South Sudan authorities pursue Ugandan housemaid for theft of $5,000

South Sudan authorities pursue Ugandan housemaid for theft of $5,000
The suspect who allegedly stole $5,000 in South Sudan while working as a housemaid, Joan Oyella is currently being held at Kitgum Central Police Station

Kitgum, Uganda | URN | South Sudan authorities are demanding the extradition of a Ugandan housemaid who is reported to have stolen $5,000 (approx. 17.6 million Shillings) from her employer in Juba.

The suspect identified as Joan Oyella, a resident of Ayull cell in Pager division, Kitgum municipality is reported to have committed the crime while working as a housemaid for a South Sudan government dignitary in Juba.

It is reported that her employers discovered that the money was missing days after realizing that the girl had escaped from the home. The matter was reported to the police whose subsequent inquiries showed she had boarded a bus destined for Uganda.

Kitgum Resident District Commissioner (RDC) William Komakech says that upon receiving the concern, security mounted a search that led to the arrest of the suspect. They also recovered 6.4 million Shillings which she had changed from Elegu border point in Amuru district.

According to Komakech, upon arrest and inquiries, the suspect admitted to stealing the money, although she claims it was only USD 2,400 (8.4 million Shillings and not USD 5,000 (17.6 million Shillings) as claimed by her former bosses. She is currently held at Kitgum Central Police Station.

Now authorities of South Sudan and the suspect’s former bosses who are travelling to Uganda over the incident are demanding that the Ugandan housemaid (the suspect) be handed over to them for general trial and subsequent prosecution in South Sudan where she committed the crime from.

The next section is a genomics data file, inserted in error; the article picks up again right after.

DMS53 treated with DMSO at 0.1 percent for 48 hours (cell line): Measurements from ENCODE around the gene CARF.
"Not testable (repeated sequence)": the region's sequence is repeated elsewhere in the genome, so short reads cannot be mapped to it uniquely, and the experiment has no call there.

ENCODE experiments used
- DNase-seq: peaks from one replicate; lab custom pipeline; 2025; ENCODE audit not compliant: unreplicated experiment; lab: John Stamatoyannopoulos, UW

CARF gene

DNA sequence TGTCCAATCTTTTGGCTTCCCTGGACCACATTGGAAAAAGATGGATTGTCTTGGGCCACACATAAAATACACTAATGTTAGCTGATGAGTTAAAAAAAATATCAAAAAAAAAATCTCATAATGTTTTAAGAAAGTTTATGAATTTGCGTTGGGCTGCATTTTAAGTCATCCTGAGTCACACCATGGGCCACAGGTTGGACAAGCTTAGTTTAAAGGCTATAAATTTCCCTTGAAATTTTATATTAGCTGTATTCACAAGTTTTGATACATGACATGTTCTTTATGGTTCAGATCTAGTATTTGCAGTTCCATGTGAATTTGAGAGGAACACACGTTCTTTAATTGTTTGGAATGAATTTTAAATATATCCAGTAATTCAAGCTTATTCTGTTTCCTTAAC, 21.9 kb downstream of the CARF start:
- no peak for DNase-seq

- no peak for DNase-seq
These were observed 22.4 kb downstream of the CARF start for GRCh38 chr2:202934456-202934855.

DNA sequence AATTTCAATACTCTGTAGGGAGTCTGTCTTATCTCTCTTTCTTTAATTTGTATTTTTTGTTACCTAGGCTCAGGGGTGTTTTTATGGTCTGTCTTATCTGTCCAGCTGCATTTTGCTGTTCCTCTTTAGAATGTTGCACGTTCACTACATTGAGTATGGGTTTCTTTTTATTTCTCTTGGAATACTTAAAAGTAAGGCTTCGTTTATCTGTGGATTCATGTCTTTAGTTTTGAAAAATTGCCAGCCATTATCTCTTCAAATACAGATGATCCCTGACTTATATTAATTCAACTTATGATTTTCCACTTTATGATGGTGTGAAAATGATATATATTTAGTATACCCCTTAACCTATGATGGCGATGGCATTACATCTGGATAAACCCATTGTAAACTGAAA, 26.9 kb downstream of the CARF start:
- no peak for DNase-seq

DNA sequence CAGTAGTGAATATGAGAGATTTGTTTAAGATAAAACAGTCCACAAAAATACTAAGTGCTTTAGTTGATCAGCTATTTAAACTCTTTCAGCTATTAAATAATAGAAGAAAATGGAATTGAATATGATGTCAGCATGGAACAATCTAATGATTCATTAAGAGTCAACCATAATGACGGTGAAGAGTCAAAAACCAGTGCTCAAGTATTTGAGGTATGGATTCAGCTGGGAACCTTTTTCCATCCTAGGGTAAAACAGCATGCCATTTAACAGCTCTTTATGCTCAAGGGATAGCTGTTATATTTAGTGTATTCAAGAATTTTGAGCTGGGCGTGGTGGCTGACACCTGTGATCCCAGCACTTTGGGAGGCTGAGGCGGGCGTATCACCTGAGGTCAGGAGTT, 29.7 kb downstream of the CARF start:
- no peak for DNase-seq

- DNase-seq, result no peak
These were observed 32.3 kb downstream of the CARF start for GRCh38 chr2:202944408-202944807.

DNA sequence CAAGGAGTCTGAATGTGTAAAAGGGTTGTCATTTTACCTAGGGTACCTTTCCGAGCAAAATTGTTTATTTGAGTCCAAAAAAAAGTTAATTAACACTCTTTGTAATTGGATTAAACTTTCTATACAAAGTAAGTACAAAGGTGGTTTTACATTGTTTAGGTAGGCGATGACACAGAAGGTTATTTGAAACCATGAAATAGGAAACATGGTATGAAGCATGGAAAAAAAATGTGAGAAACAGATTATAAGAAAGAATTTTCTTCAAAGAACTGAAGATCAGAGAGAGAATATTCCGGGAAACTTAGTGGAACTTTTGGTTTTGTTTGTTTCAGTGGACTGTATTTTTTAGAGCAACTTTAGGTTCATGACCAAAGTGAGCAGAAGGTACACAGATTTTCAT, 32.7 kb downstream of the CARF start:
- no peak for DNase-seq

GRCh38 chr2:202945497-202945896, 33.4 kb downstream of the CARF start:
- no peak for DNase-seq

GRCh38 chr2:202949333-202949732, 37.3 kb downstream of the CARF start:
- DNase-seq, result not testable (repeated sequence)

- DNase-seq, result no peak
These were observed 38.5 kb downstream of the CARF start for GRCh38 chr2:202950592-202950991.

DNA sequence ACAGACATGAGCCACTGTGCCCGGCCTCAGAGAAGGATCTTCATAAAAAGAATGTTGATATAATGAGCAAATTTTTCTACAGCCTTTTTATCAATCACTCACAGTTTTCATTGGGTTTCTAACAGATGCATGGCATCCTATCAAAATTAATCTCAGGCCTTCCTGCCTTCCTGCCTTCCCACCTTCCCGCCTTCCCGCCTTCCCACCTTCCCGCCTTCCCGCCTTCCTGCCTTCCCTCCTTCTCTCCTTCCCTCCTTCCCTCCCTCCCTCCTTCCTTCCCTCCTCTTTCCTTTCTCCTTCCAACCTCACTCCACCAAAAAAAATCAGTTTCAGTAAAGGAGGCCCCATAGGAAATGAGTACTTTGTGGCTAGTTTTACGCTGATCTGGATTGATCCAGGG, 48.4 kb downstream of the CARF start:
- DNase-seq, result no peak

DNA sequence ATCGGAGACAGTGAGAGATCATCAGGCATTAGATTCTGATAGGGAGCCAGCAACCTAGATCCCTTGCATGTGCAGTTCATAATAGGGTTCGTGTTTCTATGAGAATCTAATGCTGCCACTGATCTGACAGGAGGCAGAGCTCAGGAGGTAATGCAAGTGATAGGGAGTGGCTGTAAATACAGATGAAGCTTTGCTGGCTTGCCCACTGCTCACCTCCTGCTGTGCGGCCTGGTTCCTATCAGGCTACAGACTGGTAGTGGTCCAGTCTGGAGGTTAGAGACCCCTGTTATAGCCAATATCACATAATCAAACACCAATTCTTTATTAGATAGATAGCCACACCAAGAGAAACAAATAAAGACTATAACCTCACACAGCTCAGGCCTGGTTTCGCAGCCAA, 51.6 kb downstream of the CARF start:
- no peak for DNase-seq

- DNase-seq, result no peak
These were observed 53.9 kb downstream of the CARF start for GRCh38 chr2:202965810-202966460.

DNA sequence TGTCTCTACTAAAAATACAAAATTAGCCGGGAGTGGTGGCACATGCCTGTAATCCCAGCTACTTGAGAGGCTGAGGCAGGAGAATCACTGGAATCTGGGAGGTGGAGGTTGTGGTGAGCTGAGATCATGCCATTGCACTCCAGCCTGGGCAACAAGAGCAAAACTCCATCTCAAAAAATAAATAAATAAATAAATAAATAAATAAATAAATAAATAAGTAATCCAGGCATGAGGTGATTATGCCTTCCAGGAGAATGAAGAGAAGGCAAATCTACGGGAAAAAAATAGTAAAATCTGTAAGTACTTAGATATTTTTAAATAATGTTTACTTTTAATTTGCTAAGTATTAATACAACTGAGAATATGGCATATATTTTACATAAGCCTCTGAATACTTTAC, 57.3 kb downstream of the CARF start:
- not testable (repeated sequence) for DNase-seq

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The South Sudan National Police Service (SSNPS) spokesperson Gen. Daniel Justin, says he wasn’t privy of the matter although he admits that the country’s laws and international protocols admit extraditions where a person is accused of committing a crime in another jurisdiction. The crime attracts a five-year jail sentence or a fine, according to the New Sudan Penal Code Act.

But the relatives of the accused are negotiating with the office of the Resident District Commissioner not to honor the request. A relative of the suspect who preferred anonymity says the mistrust of the justice systems in South Sudan has compelled them to make the request.

The Kitgum District Police Officer in Charge of the Criminal Investigations Department Robert Oken says Ugandan authorities can only surrender any suspect to a foreign country upon fulfillment of all formal processes and possessions of sanctions from the Police Director Interpol and International Relations.